Kaplan added, “Another factor working for Moore is his lead with both voters with a favorable opinion and unfavorable opinion of Trump.”
Moore was the top vote getter on the Republican side in the Alabama Senate Special Election during an earlier primary but not by a big enough margin to avoid a runoff.
The seat was once occupied by Sessions, who left to become Trump’s Attorney General.
According to USA Today, “Strange and the McConnell-aligned Senate Leadership Fund (SLF) spent a combined $10 million on the campaign through Sept. 6, and even more in the weeks after. Moore’s campaign spent just $1.1 million through early September.”
Moore was removed as Alabama’s chief justice in 2003 “for refusing to remove a monument to the Ten Commandments,” reports FiveThirtyEight. The Moore saga doesn’t end there, though. After being removed as chief justice, he won reelection. However, he was then “suspended for declining to enforce the 2015 U.S. Supreme Court decision that legalized same-sex marriages. After losing an appeal, he resigned in April,” reports Politico.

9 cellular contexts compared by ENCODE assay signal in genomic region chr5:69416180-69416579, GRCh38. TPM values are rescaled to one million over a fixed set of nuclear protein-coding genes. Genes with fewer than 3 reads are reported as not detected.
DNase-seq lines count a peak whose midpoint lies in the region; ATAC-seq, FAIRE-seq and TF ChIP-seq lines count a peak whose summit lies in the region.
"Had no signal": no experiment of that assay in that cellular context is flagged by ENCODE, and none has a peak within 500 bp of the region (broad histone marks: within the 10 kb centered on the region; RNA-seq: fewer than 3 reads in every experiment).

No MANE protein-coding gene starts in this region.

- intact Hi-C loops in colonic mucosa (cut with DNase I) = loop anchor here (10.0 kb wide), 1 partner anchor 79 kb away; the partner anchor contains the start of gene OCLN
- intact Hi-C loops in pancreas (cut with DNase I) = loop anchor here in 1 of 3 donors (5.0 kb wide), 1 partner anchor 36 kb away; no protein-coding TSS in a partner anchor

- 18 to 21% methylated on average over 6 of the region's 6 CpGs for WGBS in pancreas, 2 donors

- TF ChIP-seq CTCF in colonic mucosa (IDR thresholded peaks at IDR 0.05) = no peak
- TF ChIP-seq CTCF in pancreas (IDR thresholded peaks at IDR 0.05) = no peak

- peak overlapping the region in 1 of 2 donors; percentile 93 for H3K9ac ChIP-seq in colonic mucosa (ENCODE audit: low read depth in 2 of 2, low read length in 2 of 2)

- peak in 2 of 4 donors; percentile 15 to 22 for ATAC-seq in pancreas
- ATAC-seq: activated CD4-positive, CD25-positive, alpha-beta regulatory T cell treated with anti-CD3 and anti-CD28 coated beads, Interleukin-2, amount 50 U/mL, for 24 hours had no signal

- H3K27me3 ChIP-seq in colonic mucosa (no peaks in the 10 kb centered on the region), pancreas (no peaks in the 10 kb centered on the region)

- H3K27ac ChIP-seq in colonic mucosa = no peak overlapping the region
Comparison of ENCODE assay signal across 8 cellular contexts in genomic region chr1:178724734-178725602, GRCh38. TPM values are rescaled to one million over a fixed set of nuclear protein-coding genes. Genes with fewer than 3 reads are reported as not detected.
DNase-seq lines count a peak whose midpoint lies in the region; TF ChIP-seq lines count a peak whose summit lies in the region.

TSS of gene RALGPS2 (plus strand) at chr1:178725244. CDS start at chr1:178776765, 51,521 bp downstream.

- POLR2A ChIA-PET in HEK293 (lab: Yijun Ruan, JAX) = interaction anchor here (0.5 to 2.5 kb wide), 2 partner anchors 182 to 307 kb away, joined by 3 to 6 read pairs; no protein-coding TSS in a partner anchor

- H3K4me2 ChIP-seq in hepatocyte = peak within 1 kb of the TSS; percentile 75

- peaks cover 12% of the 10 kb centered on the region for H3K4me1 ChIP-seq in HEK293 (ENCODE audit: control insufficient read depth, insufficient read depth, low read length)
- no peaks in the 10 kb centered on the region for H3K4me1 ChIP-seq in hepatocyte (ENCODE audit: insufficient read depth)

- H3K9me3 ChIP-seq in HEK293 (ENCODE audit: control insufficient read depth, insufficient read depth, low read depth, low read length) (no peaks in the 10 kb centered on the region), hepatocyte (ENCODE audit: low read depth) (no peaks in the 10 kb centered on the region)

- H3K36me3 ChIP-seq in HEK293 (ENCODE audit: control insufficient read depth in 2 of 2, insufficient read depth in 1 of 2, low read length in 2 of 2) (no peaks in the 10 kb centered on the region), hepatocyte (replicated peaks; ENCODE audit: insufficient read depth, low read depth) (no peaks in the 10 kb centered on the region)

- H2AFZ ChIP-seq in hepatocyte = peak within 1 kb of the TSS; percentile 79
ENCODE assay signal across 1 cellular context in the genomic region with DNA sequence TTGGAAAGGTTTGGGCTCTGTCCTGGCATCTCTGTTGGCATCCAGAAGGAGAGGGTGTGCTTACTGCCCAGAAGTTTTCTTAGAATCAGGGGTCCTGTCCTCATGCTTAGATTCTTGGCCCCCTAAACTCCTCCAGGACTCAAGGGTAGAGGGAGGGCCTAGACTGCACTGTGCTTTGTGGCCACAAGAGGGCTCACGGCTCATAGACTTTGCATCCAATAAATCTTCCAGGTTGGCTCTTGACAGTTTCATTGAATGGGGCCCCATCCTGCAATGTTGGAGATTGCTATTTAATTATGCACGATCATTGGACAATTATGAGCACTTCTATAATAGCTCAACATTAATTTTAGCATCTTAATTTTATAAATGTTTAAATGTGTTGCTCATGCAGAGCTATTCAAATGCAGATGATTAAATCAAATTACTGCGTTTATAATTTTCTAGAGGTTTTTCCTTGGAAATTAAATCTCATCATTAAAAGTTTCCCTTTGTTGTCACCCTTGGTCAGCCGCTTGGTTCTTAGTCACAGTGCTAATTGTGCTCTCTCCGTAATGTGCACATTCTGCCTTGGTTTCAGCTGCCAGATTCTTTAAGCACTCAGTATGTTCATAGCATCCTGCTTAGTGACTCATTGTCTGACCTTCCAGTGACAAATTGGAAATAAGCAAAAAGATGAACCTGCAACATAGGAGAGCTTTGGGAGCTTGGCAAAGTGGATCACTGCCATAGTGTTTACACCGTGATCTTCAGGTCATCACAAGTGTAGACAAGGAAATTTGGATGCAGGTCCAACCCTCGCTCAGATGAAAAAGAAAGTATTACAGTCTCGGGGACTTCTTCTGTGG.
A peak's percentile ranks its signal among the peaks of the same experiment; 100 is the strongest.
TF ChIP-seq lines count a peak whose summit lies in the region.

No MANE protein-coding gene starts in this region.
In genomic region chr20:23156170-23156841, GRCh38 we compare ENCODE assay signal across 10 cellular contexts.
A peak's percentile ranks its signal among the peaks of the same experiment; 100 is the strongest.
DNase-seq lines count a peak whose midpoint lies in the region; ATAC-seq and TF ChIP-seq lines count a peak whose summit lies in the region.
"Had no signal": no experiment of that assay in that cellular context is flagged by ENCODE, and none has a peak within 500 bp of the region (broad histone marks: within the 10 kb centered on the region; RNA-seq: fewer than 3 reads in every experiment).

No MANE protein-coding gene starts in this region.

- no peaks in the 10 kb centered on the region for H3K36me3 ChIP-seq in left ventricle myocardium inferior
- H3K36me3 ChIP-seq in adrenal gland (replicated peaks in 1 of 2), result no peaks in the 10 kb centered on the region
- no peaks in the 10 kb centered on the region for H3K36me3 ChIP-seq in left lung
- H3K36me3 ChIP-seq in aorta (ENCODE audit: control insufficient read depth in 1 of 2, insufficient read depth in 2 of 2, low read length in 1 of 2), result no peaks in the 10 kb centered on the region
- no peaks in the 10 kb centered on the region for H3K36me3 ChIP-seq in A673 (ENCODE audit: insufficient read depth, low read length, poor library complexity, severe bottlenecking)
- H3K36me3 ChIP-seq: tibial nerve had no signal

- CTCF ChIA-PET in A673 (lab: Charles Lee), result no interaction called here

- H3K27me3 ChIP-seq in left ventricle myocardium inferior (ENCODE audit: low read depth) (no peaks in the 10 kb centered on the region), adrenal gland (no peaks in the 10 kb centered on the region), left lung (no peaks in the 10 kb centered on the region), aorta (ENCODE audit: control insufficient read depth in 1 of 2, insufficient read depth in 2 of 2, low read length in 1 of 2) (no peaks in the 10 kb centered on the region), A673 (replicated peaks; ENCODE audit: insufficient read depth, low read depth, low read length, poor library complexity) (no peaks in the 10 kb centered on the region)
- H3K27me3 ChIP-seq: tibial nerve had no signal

Moore, a former prosecutor, judge, and military police officer in Vietnam, has a history of making controversial remarks. According to Politico, he told The Guardian that Vladimir Putin is “maybe … more akin to me than I know” because Putin opposes gay marriage, and, of transgender troops, he said, “If we’re going to file for hormone treatments and medical surgeries, that’s not making your military stronger. You’ve got to have a disciplined military.”
On the Democratic side, the race was always a bit of a Hail Mary; according to Five Thirty Eight, “No Democrat has won a Senate race in Alabama since 1992, and Trump won the state by 28 percentage points last November.”
Adding another twist, turnout is expected to be low. According to The New York Times, a low turnout would be good for Moore, many experts believe, because “his defiance has only endeared him to his supporters, who are highly likely to show up to vote in any contest where he appears on the ballot.” Moore’s support with Evangelicals also would help him in a low turnout race because they tend to turn out in greater numbers.
There are also the localized concerns. Some observers say that Strange is struggling to hold onto the seat in part because he’s had tense relationships with some in the Republican establishment in Alabama as well as dealing with continued fallout over the fact he was appointed to the seat by former Gov. Robert Bentley, who was being investigated by the Alabama Attorney General’s office at the time Strange was interviewed for the Senate post. Strange was the state’s Attorney General at the time of his appointment to the Sessions’ Senate seat.